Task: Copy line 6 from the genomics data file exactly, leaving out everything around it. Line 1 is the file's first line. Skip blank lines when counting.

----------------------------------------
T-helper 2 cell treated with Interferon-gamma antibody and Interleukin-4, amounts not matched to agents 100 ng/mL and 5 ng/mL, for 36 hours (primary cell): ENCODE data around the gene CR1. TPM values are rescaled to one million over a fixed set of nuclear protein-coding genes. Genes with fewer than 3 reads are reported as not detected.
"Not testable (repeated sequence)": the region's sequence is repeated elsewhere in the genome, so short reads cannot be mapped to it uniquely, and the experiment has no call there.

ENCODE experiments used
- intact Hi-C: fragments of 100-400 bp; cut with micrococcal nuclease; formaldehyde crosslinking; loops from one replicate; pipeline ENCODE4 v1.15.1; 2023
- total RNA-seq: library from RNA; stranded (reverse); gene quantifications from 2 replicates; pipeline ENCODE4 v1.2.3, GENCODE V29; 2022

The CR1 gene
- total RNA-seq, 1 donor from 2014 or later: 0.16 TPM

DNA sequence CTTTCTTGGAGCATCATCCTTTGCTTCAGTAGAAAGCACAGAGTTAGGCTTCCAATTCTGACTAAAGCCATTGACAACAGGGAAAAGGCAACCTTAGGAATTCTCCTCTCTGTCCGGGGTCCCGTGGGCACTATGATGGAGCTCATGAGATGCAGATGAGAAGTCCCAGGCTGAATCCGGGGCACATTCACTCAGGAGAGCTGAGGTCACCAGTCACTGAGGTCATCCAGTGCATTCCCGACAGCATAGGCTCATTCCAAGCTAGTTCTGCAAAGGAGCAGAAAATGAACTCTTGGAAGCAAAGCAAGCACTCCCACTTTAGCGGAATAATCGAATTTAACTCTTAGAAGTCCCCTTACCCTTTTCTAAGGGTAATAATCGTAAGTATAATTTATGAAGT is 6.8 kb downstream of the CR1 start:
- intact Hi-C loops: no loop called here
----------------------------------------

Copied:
The CR1 gene